5. For non-removable drives, write caching alone should rarely result in data corruption, and if it does, it should only affect what's in cache at the time. The option for better performance should be utilised for all permanent, internal storage drives. The option for write caching should also be on for the best performance, but it's probably best to keep its child option (disabling the write-cache buffer) unused. If you're this concerned about write caching, then you're heavily concerned about your data in general. It sounds like you had/have an automated backup, and I recommend putting it through a few test runs and ensuring it's in proper working order. Bad things can happen. You can safeguard all you want, but when (not if) the day comes, you'll be happy that your backup was there to save your rear. Backups have saved me and my clients countless times.
  6. All aboard the hype train! Here's the Steam page for Tales of Symphonia: http://store.steampowered.com/app/372360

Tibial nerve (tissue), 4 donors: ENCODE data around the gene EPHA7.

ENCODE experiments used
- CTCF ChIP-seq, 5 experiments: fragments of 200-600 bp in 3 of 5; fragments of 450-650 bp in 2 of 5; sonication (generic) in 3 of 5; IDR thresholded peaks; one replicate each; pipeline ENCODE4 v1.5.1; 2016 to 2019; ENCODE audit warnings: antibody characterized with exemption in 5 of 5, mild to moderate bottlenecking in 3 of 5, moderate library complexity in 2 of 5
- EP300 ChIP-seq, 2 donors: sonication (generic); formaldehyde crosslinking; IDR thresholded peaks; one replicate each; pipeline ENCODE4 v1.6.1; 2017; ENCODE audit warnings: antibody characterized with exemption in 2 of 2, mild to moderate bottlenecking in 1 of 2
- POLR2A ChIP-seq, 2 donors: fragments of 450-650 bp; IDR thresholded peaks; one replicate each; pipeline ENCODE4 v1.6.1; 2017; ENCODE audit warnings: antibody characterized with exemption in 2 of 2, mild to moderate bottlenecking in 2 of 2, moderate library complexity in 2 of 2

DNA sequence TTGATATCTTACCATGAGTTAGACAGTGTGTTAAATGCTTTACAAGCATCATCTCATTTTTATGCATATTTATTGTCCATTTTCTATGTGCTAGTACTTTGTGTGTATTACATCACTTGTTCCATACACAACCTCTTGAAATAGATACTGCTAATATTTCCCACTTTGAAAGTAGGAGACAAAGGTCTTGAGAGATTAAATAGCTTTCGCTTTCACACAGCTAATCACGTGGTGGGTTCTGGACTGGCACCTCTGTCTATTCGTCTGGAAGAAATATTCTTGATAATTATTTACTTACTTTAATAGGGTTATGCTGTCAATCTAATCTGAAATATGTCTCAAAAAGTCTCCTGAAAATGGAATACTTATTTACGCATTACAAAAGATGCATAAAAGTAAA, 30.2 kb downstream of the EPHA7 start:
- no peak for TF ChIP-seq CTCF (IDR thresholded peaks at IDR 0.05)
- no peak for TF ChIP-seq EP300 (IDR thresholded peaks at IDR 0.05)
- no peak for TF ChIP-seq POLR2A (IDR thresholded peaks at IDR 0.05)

7. The silicon lottery is one of the most limiting factors. I tend to get duds for CPUs, for example. My i7 920 didn't like to go above 3.5 GHz. My i7-4770K wouldn't hit 4.4 GHz with reasonable voltage. My i7-5820K hits 4.5 GHz, although it takes 1.3V to achieve that. My 5820K is the best overclocker I've had, and it is by all accounts quite an average chip. Fortunately, my graphics cards tend to treat me pretty well. My 7970 in particular was a champ! I just had to hop into CCC, push the core clock and memory clock sliders to max, and it was happy as could be without even touching the voltages. I'd have needed to flash some modified video BIOS to have overclocked that any further. Cooling is definitely the most important, but every chip will ultimately respond to overclocking at least slightly differently. Unfortunately, you never really know how far your chip will go until you've started pushing it, hence the term "silicon lottery".